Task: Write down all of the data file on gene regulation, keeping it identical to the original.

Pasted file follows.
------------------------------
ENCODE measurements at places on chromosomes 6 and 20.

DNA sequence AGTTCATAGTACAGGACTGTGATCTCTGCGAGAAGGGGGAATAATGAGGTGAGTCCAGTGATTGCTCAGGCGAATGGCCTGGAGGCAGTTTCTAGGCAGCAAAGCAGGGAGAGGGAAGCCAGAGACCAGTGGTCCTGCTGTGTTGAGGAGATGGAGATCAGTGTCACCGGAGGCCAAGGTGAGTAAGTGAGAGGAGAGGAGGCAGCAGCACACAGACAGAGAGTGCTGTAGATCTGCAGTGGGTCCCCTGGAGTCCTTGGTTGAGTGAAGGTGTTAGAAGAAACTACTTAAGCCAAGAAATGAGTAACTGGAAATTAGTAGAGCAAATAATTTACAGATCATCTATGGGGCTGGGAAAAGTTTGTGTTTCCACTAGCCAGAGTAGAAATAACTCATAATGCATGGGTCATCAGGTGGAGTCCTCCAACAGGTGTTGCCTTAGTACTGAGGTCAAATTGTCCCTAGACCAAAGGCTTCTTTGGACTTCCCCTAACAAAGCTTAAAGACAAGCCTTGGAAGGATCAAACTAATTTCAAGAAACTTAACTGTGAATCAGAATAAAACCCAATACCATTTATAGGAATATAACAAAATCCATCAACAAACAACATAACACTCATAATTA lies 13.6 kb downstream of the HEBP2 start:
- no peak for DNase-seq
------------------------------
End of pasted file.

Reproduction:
ENCODE measurements at places on chromosomes 6 and 20.

DNA sequence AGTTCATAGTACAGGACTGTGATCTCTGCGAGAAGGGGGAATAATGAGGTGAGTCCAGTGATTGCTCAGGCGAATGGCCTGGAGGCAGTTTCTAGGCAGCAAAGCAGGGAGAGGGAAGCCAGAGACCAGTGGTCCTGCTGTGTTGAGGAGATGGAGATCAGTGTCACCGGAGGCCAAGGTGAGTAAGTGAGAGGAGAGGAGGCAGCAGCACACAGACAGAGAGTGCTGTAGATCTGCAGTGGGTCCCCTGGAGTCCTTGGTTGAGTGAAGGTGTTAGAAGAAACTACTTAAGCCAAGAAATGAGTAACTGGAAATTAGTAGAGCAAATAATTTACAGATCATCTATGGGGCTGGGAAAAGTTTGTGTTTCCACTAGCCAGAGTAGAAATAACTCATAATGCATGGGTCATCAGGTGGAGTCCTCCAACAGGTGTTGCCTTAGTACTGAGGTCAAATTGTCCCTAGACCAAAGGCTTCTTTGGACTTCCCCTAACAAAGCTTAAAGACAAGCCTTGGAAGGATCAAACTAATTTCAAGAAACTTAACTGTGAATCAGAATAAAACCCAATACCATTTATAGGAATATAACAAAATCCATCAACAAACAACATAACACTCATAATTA lies 13.6 kb downstream of the HEBP2 start:
- no peak for DNase-seq